There are also ways you can keep costs down by making decorations yourself. Ceramic flower pots can create hides and cricket boxes can be turned into moist hides. You might also be able to find good driftwood in a local beauty spot. Just remember to disinfect anything that you place into your leopard gecko’s enclosure.
Therefore, the cost can vary largely, but it can often fit your budget. The minimum you can pay is about £50, but you could spend about £150-200 for a good, well-designed setup.
How Much is a Leopard Gecko?
So the price of the leopard gecko can vary a lot. To illustrate, at the time of writing, the cheapest leopard gecko on MorphMarket was £30 and the most expensive was £450. Though we’ve seen leopard geckos for much more than that.
Despite this, the costs are relatively low in comparison to some other reptiles. A ball python, for example, has a range of £20 to £10,000. Yet the setup costs can be relatively the same.
It depends on your budget and preference. Certain traits are more in demand but lower in supply so have a higher price tag.
You might also find that you’re paying for the potential breeding aspects of the animal. If a leopard gecko has a lot of recessive genes that aren’t displaying, these can add to the price of the leopard gecko without changing the look. For instance, at the time of writing, one normal gecko with two hidden recessives was priced £50 compared to a normal with no recessive genes being £30.
If you’re looking for a normal leopard gecko and don’t want to breed leopard geckos, considering the least expensive options might be a good option for you. Price doesn’t always imply healthy animals. Some morphs, like White and Yellow and Enigma might carry higher prices, but some lines of these can carry neurological issues that might not display until later in life.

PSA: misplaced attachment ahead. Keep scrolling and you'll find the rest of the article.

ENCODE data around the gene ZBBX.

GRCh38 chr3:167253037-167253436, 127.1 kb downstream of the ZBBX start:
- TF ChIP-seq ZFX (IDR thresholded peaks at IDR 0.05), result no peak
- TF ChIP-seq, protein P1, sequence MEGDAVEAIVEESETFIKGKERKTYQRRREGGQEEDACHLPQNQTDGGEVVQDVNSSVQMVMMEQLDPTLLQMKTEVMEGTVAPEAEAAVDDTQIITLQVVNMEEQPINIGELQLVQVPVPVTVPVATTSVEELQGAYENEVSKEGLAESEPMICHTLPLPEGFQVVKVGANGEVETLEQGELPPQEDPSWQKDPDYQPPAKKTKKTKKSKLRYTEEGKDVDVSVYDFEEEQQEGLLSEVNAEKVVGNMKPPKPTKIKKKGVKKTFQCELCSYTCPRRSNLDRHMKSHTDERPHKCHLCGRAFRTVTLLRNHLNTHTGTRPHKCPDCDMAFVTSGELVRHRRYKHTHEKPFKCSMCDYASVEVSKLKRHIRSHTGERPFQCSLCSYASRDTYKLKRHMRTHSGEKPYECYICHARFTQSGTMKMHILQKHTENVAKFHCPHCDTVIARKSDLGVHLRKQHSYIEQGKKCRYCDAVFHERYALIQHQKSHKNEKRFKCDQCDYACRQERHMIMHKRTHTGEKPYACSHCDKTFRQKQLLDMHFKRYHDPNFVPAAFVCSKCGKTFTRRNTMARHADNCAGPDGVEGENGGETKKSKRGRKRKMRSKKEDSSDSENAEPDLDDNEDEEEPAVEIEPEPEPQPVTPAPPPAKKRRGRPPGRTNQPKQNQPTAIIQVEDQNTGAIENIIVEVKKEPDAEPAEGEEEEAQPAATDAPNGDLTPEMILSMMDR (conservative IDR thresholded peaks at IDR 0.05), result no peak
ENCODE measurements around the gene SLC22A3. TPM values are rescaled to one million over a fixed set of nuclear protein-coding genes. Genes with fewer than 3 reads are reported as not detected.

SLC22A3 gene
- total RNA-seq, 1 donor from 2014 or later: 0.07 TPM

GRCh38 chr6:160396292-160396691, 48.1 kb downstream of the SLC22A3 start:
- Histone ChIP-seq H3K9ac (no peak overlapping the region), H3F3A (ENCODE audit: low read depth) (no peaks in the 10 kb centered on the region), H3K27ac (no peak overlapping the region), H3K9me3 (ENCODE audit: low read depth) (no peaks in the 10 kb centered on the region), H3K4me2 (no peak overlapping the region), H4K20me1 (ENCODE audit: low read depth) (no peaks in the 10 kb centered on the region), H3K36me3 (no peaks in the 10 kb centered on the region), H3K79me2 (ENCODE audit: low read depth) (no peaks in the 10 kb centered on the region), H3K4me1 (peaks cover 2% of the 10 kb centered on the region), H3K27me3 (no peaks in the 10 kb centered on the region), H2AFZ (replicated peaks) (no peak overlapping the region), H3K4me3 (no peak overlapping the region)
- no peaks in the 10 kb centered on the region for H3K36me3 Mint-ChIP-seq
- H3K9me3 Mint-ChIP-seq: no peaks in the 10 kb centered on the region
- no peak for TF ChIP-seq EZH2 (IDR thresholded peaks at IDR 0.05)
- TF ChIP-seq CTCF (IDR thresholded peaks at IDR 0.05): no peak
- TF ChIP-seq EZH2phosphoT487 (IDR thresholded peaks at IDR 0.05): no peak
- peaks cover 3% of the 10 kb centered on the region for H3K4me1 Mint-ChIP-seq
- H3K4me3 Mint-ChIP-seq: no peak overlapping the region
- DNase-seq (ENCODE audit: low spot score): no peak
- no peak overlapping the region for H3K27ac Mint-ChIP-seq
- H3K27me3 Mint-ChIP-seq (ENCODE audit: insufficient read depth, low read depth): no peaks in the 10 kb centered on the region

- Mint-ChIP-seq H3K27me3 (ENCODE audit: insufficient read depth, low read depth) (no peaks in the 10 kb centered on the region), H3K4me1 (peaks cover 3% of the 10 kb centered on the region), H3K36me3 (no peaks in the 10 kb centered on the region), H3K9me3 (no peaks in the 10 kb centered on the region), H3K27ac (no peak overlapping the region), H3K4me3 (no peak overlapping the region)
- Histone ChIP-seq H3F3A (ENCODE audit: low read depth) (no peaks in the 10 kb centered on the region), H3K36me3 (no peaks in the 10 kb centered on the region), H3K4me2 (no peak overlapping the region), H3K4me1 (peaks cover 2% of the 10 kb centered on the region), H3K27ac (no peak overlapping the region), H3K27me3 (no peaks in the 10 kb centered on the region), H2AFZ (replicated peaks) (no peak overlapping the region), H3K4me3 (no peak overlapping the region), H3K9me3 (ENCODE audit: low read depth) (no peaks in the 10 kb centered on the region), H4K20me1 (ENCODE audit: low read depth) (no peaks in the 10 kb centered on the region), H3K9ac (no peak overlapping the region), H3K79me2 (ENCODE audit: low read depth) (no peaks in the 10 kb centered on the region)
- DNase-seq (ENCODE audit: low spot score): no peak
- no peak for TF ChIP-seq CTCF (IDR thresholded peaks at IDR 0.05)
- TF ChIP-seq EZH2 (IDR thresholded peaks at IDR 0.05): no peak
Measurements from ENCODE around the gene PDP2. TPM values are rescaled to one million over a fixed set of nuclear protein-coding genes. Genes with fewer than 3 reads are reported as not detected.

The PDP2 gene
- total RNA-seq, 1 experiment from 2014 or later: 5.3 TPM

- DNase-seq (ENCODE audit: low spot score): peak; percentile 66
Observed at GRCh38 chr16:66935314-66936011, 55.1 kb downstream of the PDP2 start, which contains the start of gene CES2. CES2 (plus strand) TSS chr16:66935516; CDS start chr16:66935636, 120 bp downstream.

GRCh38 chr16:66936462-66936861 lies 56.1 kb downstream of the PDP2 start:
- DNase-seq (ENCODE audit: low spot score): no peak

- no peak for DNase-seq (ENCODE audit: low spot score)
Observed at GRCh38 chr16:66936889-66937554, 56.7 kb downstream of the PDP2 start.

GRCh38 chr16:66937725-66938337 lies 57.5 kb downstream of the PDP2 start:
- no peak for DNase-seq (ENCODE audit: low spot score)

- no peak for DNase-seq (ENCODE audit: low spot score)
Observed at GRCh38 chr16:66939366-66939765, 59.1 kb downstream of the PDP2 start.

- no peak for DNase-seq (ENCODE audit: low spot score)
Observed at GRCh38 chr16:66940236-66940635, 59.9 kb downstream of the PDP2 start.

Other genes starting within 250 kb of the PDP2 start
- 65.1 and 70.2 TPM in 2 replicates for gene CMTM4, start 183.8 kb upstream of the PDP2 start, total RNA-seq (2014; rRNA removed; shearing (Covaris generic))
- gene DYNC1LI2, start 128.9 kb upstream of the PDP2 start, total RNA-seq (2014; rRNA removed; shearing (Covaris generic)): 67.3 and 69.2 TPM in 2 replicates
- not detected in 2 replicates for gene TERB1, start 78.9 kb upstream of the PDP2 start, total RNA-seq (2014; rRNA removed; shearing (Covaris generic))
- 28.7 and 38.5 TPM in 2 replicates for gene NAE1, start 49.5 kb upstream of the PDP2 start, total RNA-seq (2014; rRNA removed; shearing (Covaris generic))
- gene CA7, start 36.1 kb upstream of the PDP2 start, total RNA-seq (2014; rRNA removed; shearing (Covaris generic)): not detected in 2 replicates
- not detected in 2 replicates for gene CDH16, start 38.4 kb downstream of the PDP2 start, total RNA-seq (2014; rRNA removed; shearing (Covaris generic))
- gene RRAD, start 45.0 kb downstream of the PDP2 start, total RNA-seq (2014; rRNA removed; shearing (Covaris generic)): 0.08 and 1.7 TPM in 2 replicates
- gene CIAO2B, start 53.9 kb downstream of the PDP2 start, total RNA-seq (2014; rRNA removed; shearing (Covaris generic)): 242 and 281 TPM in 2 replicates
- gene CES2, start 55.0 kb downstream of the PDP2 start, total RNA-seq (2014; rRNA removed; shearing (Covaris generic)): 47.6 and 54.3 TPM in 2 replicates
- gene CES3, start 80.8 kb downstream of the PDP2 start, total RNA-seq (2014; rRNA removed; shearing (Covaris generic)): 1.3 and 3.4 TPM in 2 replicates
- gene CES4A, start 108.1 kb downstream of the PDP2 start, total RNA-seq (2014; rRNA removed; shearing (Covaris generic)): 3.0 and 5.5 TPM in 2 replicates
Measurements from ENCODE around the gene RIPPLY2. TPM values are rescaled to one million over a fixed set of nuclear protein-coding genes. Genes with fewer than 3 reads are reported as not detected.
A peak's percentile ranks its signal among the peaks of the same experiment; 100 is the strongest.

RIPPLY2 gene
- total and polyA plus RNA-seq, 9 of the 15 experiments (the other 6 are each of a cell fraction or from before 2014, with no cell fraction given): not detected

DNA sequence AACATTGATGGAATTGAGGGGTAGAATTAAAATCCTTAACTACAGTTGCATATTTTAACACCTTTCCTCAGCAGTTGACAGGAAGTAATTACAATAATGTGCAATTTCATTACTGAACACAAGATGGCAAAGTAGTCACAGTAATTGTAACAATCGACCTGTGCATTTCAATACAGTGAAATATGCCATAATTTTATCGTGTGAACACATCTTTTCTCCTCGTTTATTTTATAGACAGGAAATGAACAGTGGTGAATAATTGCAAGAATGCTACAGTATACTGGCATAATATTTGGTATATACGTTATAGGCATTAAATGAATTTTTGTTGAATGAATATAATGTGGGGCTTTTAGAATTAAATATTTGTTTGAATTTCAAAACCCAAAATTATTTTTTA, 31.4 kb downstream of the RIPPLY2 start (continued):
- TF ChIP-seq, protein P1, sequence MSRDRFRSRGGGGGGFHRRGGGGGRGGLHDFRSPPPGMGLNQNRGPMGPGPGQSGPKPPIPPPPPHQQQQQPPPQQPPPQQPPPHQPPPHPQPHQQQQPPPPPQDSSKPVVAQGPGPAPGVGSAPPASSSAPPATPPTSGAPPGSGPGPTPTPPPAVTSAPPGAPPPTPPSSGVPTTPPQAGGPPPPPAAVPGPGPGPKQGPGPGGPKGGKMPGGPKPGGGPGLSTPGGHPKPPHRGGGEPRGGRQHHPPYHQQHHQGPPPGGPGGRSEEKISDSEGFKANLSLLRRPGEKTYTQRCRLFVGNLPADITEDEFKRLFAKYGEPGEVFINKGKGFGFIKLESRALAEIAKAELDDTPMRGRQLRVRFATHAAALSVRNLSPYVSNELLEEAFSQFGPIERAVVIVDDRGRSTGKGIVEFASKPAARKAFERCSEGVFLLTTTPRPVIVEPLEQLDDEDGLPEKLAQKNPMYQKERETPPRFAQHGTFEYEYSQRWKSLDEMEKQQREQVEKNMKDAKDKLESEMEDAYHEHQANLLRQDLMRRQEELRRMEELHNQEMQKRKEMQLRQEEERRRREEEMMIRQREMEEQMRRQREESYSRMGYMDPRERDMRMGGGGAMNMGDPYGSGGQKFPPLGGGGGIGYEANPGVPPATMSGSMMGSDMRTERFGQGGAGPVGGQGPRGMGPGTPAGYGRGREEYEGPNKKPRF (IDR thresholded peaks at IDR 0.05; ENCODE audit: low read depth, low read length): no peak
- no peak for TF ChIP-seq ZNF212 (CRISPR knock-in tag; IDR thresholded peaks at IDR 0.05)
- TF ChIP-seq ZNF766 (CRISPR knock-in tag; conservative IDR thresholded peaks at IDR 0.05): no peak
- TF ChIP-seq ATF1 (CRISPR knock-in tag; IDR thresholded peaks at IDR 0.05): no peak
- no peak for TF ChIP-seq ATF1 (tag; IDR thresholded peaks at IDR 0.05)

That being said, a good breeder should not be breeding from leopard geckos that have these genes which then display these symptoms later on.
So, costs for the leopard gecko can again fit into your budget. We would suggest that a reasonable price for a well bred leopard gecko would be between £50 to £70, this would give you plenty of options.
How Much is a Leopard Gecko for Maintenance?
Finally, there are the maintenance costs. This includes:
- Food (all live)
- New UVB bulbs
- Replacement equipment (in case it breaks)
- Electrical costs
- Vet bills
If you use UVB, these bulbs need to be replaced every six months. This can be the most expensive cost as a good UVB bulb can cost £20 to £30 each time.
And you should be replacing the substrate regularly with spot cleans every day. This makes substrate about £5 to £10 per month, depending on the size of the enclosure and the substrate you’re using.
Live food costs can be relatively cheap. One leopard gecko can be fed for about £1 or less a week. The importance is variety in their diet. We have a good guide on feeding your leopard gecko you can read for more information.
Supplements should be provided regularly. This can cost about £1 to £2 per month.
Electrical costs can be hard to calculate.
However, accounting for also a budget for vets and replacement equipment, you could spend about £10 to £15 per month on your leopard gecko. Though some owners will spend more than this.
In reality, compared to other animals, this isn’t that expensive.
Final Word: How Much is a Leopard Gecko?
The majority of the costs for a leopard gecko are with the setup and the purchase of the animal. However, the opportunities are there that the costs can fit within your budget without compromising the health of the leopard gecko. So when you ask how much is a leopard gecko, the answer is: how much can you spend and would you like to spend.